A unique combination of cultural diversity and fertile geography have made Argentinian food the world's most highly sought South American cuisine.
Argentina is a large nation, comprising a productive mix of temperate, subtropical, and semi-arid agricultural regions, so the ingredients used in Argentinian food are often as important as the recipe. Meanwhile, the influences of Spain, Italy, Germany, and a host of other European cultures mixed with the indigenous traditions to result in a whole lot of popular food you have to try in Argentina!
Perhaps the best known Argentinian food is the stuffed pastry dish called an empanada. Crispy and flaky on the outside, warm and seasoned inside, empanadas may be filled with meats, vegetables, and/or cheeses. Puerto La Boca offers several savory choices to try, such as beef, chicken, spinach, and cheese, or corn and cheese.
The word choripán is an Argentinian portmanteau: that is, a combination of the words chorizo and pan. Pan means bread, while chorizo is a type of sausage that comes from Spain, so choripán is literally this kind of sausage on bread. However, Spanish chorizo is a dry smoked pork sausage, packed with lots of paprika. The Argentinian chorizo used in choripán is a fresh sausage inspired by the Spanish version. Argentinian chorizo is made with a mix of beef and pork, with holiday spices, and tastes terrific served on a fresh roll!
The most important staple of Argentinian food is its steaks. Puerto La Boca is an Argentinian steakhouse, and among our specialties are many of the most famous Argentinian cuts of beef. Butchers use a different system cutting steaks than their American counterparts, and Argentinian steaks tend to be cut according to texture. So it is with Argentina's signature picaña, which is also known as the culotte cut — the lean and flavorful cap section of the top sirloin. Puerto La Boca serves it sliced and sizzling, with the option to cover the tender steak with French style roquefort cream sauce.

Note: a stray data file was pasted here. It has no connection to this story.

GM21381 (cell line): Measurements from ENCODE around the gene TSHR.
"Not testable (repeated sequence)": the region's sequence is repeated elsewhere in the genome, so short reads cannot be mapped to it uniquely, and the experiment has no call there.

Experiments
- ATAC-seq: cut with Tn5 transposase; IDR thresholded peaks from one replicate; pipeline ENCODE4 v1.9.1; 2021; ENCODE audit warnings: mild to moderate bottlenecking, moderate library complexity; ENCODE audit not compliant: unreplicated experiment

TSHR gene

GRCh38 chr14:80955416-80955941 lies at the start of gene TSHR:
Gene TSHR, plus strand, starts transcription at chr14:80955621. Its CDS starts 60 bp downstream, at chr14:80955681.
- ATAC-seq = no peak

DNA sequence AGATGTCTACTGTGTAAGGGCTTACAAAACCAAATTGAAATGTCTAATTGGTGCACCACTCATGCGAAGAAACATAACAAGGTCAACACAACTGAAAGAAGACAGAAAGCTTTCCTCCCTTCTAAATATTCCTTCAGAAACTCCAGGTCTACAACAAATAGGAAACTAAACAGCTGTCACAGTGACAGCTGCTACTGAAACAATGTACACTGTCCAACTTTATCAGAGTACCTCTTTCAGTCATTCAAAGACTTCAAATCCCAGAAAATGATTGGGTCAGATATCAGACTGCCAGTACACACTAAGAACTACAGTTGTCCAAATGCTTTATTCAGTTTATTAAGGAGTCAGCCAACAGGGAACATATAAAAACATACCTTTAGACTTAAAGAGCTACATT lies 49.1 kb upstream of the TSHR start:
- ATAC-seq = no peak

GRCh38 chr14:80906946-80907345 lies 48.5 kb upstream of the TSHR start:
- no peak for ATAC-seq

Perhaps the most highly regarded cut of steak in Argentinian food is the lomo, which is better known as the section where we get filet mignon. When the lean, beloved steak is grilled Argentinian style, it gets tender enough you can cut it with a spoon!
While technically "just a sauce," the versatile, green chimichurri is synonymous with Argentinian food. Crushed aromatic herbs are steeped in oil, and in Argentina people love to pour it over empanadas, choripán, or steak — virtually every popular food in Argentina. At Puerto La Boca, it may be served on just about everything, including fresh bread.
Dulce de Leche
Of course, the Argentinian food you have to try includes dessert! Most important to taste might be the South American favorite, dulce de leche. The caramelized sweet milk condenses into a thick sauce, which we like to serve over silky flan at Puerto La Boca, or inside a dessert crepe.
Another way we like to use dulce de leche is inside the beloved Argentinian traditional cookies, alfajores. The soft, satiny cornstarch pastries are like a less crumbly shortbread, with two cookies made into a sandwich packing a sweet layer of duce de leche between them. Delicious with coffee!